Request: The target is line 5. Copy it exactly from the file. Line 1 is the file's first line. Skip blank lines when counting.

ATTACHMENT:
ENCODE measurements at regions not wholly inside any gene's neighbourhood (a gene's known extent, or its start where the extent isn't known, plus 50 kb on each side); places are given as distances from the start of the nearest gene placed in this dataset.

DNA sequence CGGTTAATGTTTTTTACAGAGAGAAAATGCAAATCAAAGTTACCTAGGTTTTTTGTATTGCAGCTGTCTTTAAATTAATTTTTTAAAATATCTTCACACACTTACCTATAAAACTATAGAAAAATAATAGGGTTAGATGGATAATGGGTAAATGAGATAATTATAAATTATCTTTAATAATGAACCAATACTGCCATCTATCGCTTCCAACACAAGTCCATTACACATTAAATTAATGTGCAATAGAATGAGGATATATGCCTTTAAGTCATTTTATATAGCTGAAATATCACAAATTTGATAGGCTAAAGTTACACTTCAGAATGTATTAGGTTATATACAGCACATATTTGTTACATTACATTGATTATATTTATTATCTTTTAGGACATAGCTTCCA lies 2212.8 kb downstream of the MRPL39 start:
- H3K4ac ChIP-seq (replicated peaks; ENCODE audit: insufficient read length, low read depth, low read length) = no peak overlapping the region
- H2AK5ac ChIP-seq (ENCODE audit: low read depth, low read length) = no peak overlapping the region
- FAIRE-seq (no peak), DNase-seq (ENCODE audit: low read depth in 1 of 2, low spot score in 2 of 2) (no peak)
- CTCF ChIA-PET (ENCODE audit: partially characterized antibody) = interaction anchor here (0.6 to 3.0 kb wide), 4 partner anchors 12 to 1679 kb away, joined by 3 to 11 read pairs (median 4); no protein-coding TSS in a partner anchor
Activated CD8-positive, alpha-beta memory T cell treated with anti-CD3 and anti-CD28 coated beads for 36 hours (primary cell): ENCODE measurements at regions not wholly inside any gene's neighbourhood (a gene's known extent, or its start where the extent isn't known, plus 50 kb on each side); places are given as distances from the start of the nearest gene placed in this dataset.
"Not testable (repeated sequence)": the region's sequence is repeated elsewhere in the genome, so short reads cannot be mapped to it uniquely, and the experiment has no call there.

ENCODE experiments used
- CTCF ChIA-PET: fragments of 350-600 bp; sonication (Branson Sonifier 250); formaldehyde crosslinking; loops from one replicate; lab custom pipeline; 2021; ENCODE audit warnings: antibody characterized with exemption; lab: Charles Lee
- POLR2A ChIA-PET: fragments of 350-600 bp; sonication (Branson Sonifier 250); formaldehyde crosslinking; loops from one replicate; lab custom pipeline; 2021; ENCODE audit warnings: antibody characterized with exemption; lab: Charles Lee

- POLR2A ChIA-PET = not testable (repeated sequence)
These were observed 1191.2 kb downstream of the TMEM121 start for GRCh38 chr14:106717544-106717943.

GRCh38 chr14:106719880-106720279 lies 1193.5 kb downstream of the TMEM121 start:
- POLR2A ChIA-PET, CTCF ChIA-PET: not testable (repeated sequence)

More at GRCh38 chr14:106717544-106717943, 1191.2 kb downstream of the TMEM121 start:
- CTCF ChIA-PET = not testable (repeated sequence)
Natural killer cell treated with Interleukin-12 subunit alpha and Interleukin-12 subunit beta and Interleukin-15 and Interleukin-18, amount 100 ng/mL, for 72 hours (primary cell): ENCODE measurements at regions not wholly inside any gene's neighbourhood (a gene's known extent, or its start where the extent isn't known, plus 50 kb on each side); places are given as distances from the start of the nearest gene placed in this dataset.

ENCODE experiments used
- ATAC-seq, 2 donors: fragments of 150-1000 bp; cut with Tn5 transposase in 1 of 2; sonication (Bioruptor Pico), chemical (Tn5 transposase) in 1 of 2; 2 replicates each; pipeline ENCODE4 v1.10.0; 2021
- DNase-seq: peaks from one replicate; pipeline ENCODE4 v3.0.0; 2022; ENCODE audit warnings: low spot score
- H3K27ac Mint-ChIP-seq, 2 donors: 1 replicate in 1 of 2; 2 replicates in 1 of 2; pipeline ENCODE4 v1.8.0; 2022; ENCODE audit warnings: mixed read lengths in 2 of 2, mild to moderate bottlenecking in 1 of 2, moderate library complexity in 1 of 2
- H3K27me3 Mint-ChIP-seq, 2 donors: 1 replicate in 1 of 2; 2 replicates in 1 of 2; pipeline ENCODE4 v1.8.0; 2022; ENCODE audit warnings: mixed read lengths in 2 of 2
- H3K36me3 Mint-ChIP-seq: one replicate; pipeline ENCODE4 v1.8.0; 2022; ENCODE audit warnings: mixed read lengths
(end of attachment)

- FAIRE-seq (no peak), DNase-seq (ENCODE audit: low read depth in 1 of 2, low spot score in 2 of 2) (no peak)